Anti-crime Task Forces

In 1998, by virtue of Executive Order No.8, President Estrada created the Presidential Anti-Organized Crime Task Force (PAOCTF) with the objective of minimizing, if not totally eradicating, car theft and worsening[16] kidnapping cases in the country.[16] With the help of this task force, the Philippine National Police for the first time in history achieved a record-high trust rating of +53 percent.[10] Panfilo Lacson was its first head. He also created the Philippine Center on Transnational Crime (PCTC) in 1999, with the objective of formulating and implementing a concerted of action of all law enforcement, intelligence and other government agencies for the prevention and control of transnational crime.[17]

However, in November 2000, during the Juetenggate scandal of President Estrada, high officials of the PAOCTF – Cesar Mancao, Michael Ray Aquino, Glen Dumlao, and PAOCTF chief Panfilo Lacson - were implicated in the murder of publicist Salvador Dacer and his driver Emmanuel Corbito at the Cavite province.[16] Dacer at that time was accused to be behind a black propaganda against President Estrada[16] – a charge Dacer denied.[16]

Death penalty

The death penalty law in the Philippines was reinforced during the incumbency of Estrada's predecessor, Fidel Ramos. This law provided the use of the electric chair until the gas chamber (method chosen by government to replace electrocution) could be installed. However, the electric chair was destroyed some time prior due to a typhoon, leaving only a blackened scorch mark. Some sources have said it had burnt out the last time it had been used.

However, the first execution by injection took place under Estrada's administration. On February 5, 1999, Leo Echegaray, a house painter, was executed for repeatedly raping his stepdaughter. He was the first convict to be executed since the re-imposition of death penalty in 1993.[18]

His execution sparked once again a heated debate between the anti and the pro-death penalty forces in the Philippines with a huge majority of people calling for the execution of Echegaray. That there was a strong clamor for the imposition of the death penalty should be viewed from the point of view of a citizen who is desperately seeking ways to stop criminality.

The Estrada administration peddled the death penalty as the antidote to crime. The reasoning was that if the criminals will be afraid to commit crimes if they see that the government is determined to execute them.[18] The opposition maintained that the death penalty is not a deterrent and that there have been studies already debunking the deterrence theory. Legislators and politicians refused to heed the recommendation of the Supreme Court for Congress to review the death penalty riding on the popularity of the pro-death penalty sentiment.

Six years after its re imposition, more than 1,200 individuals have been sentenced to death and seven convicts have been executed through lethal injection. Yet today, there are no signs that criminality has gone down.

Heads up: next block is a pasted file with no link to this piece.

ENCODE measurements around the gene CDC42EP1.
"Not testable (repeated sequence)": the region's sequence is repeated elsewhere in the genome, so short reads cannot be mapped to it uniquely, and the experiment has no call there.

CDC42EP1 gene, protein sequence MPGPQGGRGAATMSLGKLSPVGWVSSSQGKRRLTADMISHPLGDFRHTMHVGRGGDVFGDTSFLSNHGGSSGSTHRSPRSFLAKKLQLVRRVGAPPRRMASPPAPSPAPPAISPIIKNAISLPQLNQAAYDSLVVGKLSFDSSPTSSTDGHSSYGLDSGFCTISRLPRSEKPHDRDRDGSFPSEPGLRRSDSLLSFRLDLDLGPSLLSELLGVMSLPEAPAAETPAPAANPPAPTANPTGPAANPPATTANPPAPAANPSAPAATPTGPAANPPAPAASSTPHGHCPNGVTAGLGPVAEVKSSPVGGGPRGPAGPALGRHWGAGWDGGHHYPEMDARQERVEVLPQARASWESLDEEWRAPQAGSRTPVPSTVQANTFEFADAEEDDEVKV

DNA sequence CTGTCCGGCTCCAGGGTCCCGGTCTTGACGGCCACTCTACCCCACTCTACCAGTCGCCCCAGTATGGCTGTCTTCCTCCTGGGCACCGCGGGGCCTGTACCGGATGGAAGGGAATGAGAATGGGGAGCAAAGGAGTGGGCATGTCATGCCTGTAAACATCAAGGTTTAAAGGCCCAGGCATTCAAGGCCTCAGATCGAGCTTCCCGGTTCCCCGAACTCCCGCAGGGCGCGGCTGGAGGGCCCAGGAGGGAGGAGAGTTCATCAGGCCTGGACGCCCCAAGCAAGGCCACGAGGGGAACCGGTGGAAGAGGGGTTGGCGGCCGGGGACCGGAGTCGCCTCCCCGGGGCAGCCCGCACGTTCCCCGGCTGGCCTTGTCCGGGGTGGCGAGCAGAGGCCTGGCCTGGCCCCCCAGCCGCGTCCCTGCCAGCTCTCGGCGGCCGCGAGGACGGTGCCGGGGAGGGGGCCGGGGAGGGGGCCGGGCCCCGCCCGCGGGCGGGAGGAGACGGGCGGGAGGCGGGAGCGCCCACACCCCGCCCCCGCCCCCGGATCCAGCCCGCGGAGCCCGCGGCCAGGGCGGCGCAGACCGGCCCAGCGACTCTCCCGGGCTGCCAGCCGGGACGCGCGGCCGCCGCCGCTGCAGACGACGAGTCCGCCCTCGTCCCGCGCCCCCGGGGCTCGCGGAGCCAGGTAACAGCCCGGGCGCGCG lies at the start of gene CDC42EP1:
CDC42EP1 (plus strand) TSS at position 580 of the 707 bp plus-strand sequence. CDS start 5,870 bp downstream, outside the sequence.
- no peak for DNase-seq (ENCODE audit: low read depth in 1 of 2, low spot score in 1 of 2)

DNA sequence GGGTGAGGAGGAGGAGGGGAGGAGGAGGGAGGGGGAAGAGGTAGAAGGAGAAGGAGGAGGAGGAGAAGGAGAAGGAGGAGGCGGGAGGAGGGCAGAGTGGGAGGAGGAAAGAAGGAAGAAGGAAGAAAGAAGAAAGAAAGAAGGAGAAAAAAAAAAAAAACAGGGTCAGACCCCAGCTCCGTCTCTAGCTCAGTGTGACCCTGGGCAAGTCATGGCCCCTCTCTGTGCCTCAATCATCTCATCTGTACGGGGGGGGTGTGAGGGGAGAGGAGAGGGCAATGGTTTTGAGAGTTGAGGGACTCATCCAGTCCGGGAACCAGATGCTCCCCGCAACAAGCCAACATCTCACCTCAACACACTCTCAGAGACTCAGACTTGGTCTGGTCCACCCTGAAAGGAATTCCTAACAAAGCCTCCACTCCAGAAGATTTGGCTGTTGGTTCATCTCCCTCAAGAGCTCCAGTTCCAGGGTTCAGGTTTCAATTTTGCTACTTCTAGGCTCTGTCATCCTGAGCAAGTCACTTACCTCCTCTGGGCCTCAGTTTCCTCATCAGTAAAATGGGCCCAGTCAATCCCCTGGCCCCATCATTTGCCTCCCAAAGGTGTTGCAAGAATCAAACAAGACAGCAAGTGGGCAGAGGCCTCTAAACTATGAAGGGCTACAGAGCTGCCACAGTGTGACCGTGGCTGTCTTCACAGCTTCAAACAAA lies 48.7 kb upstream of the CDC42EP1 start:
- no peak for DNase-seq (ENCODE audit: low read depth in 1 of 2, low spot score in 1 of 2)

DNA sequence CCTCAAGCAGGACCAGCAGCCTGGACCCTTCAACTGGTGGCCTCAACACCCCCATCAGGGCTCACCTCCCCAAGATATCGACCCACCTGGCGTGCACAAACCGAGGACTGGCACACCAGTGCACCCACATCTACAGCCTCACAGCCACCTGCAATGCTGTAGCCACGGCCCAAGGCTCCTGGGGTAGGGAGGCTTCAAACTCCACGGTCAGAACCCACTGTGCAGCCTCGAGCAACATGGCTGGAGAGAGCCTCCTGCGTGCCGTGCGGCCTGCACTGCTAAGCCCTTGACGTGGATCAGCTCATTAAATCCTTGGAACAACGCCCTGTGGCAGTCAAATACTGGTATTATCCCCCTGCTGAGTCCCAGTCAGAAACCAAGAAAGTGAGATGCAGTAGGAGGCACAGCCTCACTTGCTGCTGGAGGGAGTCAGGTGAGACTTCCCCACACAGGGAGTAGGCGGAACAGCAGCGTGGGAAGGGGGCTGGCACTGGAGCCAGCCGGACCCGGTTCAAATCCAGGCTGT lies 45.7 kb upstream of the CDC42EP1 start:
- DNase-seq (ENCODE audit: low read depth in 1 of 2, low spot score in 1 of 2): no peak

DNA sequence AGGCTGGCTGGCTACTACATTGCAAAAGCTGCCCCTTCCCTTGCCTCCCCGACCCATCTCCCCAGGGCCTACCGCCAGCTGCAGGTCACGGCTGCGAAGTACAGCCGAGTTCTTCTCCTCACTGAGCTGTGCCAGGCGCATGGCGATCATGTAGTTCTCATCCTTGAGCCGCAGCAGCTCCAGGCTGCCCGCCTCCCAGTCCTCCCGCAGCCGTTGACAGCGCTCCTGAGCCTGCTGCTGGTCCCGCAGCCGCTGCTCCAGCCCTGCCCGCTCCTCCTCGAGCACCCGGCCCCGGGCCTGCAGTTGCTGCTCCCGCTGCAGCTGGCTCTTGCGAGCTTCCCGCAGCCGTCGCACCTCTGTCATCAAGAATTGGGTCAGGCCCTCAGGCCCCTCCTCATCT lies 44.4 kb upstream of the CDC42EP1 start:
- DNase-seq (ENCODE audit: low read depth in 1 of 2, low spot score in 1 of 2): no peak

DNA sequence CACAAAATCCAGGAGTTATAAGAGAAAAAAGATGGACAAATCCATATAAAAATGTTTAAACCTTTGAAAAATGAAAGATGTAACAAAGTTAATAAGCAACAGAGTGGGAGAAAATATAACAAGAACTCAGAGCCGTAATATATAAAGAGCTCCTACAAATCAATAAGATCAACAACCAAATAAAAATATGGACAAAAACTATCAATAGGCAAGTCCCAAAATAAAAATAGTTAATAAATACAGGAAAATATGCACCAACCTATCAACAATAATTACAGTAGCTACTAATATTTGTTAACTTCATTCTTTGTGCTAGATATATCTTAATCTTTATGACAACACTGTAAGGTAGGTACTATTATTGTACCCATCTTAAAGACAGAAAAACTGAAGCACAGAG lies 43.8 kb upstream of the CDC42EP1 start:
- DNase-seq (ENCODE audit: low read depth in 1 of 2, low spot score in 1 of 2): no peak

From February 6, 1999, a day after Leo Echegaray was executed, to May 31, 1999 two leading newspapers reported a total of 163 crimes which could be punishable by death penalty. But perhaps the best indicator that this law is not a deterrent to criminality is the ever-increasing number of death convicts.[18]

From 1994 to 1995 the number of persons on death row increased from 12 to 104. From 1995 to 1996 it increased to 182. In 1997 the total death convicts was at 520 and in 1998 the inmates in death row was at 781. As of November 1999 there are a total of 956 death convicts at the National Bilibid Prisons and at the Correctional Institute for Women.

As of December 31, 1999, based on the statistics compiled by the Episcopal Commission on Prisoner Welfare of the Catholic Bishops Conference of the Philippines, there were a total of 936 convicts interned at the National Bilibid Prisons and another 23 detained at the Correctional Institute for Women. Of these figures, six are minors and 12 are foreigners.

Because the Philippines is predominantly Catholic, Estrada called a moratorium in 2000 to honor the bimillenial anniversary of Jesus' birth. Executions were resumed a year later.[18]

Sovereign guarantees

President Estrada immediately ordered the removal of all sovereign guarantees on contracts for public projects which would require the sovereign Filipino people to assume the financial losses of private companies doing business with the government. Records will show that until January 20, 2001, he did not sign a single government contract with a sovereign guarantee.[19]


During the Estrada Administration, the practice in use since the Commonwealth, of reproducing the signature of the President of the Philippines over the legend "President of the Philippines" was abandoned in favor of explicitly stating the president's name.

Charter change

Main article: Philippines charter change

Under President Joseph Ejercito Estrada, there was a similar attempt to change the 1987 constitution. The process is termed as CONCORD or Constitutional Correction for Development. Unlike Charter change under Ramos and Arroyo the CONCORD proposal, according to its proponents, would only amend the 'restrictive' economic provisions of the constitution that is considered as impeding the entry of more foreign investments in the Philippines.